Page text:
Kouzes and Posner (2003) try to simplify the topic of leadership that has confounded man over a period of time. The book intends to identify the vital role of leadership in human organizations. The techniques and laws mentioned in the book were rooted on years of comprehensive studies that were actually carried out by the authors. The authors started a research project in 1983 that aims to understand what people do in leading others.
What makes their study unique is that they asked ordinary people about their extraordinary experiences. This comes within the real context of the book which is to strengthen and uplift the spirits of the everyday person challenged with the task of leading others, whether it is on the job, in the community, or at home. The book’s (1983) central theme is about leadership with how ordinary people practice it and in the process become efficient leaders who get extraordinary things done in their organizations.
Kouzes and Posner (2003) believe that leadership is a reciprocal process between those who intend to lead and those who wish to become followers. To emphasize the significance of this approach, Kouzes and Posner (2003) allotted an entire chapter representing the dynamics of the relationship between the leader and the follower. Among the dynamics of this relationship is the belief that the constituents have of their leader, which the authors have powerfully summarized at the start of the chapter quoting Brian Carroll, ‘Without credibility, you can’t lead’.
The authors work hard to eradicate many of the widespread myths of leadership such as the opinion of the leader being a so called Robin Hood, luring a band of followers with courageous acts, or that of the leader being an imagined vision with Merlin-like powers and perhaps the most deadly myth of all, that leadership is devoted only for the few chosen ones.
Kouzes and Posner (2003) at the end of their study conclude that leadership is actually a collection of noticeable, learnable customs, which can be learned by anyone with the longing to lead effectively.
The authors discussed ‘challenging the process’ during the initial part of the book. This practice is meant to continually question and conceivably purify every activity within the organization.
Regardless of whether one entirely conforms with the thought of the authors’ on Five Practices And Ten Commitments of Leadership and the accompanying examples, one is obliged to compromise that this noticeably rich and detailed, yet easy-to-read book, offers nutritious food for thought and hones our understanding of a challenge that most of us face today – the leadership challenge – and essentially provides us the tools for meeting this challenge head on.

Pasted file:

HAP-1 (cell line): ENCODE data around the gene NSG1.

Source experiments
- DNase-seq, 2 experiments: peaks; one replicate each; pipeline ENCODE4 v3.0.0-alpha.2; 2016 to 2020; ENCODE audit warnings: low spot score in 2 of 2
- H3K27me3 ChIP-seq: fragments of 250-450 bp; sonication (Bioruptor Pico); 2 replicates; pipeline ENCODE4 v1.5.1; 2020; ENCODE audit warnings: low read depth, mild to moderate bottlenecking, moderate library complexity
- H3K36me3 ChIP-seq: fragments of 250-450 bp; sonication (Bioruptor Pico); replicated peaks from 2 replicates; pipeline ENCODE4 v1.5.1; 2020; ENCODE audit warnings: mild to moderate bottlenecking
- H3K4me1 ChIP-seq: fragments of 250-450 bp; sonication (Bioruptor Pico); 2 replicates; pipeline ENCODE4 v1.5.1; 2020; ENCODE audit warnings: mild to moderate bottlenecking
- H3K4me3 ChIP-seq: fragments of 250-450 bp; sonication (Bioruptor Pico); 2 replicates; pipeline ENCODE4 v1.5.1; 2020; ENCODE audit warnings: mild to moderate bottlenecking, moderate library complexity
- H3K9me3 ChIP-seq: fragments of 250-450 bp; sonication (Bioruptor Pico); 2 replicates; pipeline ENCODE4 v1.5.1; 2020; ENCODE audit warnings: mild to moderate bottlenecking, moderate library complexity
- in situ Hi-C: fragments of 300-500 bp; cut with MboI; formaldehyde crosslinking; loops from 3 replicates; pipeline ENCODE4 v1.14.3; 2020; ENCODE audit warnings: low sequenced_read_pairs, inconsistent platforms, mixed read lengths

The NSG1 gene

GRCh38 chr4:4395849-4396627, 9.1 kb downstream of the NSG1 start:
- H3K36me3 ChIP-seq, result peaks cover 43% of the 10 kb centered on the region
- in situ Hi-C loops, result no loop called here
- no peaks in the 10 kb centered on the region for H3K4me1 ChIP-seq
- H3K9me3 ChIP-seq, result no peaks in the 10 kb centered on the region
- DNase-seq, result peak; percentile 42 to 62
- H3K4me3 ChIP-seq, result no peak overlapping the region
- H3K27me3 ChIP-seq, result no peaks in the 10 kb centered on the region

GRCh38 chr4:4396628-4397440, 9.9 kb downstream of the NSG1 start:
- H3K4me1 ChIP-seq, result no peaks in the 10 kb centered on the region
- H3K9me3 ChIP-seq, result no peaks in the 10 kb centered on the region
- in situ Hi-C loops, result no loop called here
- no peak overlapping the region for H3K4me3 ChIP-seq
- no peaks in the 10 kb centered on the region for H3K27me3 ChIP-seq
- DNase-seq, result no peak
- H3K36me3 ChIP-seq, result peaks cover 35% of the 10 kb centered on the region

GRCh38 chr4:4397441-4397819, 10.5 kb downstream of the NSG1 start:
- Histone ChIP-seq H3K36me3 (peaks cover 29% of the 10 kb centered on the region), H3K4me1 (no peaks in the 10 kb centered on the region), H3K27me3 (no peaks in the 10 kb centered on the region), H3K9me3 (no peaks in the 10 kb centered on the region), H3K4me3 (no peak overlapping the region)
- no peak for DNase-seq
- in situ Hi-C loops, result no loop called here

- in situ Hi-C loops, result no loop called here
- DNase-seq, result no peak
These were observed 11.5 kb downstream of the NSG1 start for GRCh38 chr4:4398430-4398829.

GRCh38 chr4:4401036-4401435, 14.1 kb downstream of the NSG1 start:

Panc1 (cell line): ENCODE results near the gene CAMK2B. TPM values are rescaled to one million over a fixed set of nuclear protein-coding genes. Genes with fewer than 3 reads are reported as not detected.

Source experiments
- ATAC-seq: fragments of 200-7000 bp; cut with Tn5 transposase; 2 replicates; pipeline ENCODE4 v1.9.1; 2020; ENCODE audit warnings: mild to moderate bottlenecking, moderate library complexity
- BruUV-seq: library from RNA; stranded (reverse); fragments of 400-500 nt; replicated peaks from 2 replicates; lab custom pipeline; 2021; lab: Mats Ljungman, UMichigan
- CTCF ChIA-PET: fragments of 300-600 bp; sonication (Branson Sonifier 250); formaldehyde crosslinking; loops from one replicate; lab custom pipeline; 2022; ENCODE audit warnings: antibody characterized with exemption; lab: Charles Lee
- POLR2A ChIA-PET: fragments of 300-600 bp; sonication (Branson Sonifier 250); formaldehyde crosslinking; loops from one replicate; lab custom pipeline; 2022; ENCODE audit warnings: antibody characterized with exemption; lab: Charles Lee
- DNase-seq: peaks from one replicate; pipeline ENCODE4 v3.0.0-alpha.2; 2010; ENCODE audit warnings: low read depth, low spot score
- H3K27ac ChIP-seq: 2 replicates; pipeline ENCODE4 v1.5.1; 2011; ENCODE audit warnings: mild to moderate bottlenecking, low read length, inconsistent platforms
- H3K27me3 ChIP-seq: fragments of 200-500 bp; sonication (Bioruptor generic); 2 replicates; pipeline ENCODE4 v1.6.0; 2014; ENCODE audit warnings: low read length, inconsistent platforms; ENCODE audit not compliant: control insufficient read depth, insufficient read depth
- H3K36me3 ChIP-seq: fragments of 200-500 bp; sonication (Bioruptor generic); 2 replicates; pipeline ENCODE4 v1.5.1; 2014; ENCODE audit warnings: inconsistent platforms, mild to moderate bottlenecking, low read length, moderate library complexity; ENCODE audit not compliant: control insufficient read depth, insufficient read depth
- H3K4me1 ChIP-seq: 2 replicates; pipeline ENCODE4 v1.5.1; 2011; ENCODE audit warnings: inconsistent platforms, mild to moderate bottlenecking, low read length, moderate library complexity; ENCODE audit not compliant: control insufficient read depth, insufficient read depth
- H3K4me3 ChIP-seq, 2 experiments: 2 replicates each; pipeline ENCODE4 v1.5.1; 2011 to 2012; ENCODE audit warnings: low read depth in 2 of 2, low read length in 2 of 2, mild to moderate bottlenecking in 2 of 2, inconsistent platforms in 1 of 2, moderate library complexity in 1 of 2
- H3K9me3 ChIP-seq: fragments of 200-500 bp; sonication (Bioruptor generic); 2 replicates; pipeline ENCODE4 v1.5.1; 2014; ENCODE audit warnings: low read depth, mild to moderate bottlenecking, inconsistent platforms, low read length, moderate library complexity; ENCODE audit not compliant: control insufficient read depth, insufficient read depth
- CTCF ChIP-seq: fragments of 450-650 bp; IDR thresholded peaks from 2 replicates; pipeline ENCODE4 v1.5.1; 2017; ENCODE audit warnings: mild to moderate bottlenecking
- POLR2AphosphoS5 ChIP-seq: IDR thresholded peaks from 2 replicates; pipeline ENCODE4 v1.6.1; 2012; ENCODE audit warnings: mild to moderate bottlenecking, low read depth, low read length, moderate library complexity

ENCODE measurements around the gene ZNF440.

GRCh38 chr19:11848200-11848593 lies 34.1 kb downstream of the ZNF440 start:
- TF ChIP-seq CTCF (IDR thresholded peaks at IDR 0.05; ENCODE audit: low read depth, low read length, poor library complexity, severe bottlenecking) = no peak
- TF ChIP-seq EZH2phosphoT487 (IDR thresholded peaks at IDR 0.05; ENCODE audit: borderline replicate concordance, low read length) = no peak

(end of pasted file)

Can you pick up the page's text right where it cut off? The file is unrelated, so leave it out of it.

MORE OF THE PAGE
The book is basically an inspiring read which presents a good number of examples. The main strengths of the book are its enthusiasm and advocacy of integrity, values and taking people with you when you administer major change. The book came out at a time when management was made the scapegoat for US industry’s lack of success against the Japanese. It is for this reason that management is never mentioned in the book.
During that time, everyone was clamoring for leadership to replace management without asking whether management could be improved to be less commanding and suppressing of initiative. From then on, management has been relegated to the bad guy role, transactional and instigating organization while leadership got all the good guy work, transformational and showing consideration for people.
Kouzes and Posner’s (2003) theory of leadership may be viewed as old fashioned as it makes no concession for bottom-up leadership which, because it is partial to challenging the status quo, has nothing to do with managing people.
Meanwhile, this book may be a good source of reference material for supervisors looking into child abuse cases are equipped with the right amount of information to become an efficient supervisor. A good child abuse supervisor who deals with his subordinates must not only a good leader but must be effective to achieve the respect of the subordinates.
Kouzes and Posner (2003) provide thorough methods to become good leaders. All of us have the potential of becoming good leaders and this book is quite a perfect piece to help supervisors befit of their duties and responsibilities.
For one thing, for the supervisor to determine whether any child has been abused or neglected and is still at risk of abuse or neglect, he may confer with family members and guarantee appropriate protection.
Please bear in mind, however, that no amount of good leadership can produce the best results if there is no harmonious relationship between the leader, or the supervisor and his subordinate. Success may only be determined if the two work together to achieve a common goal.
We always regard leader with respect especially if they are effective in their undertakings or endeavors. But good leaders were not created overnight but were trained to become one. We can consider ourselves lucky that Kouzes and Posner (2003) have provided us with their book and allowed us to practically become good leaders on our own.
Kouzes, J. and Posner, B. The Leadership Challenge, 3rd Edition. Jossey-Bass. ISBN: 0787968331. August 2003.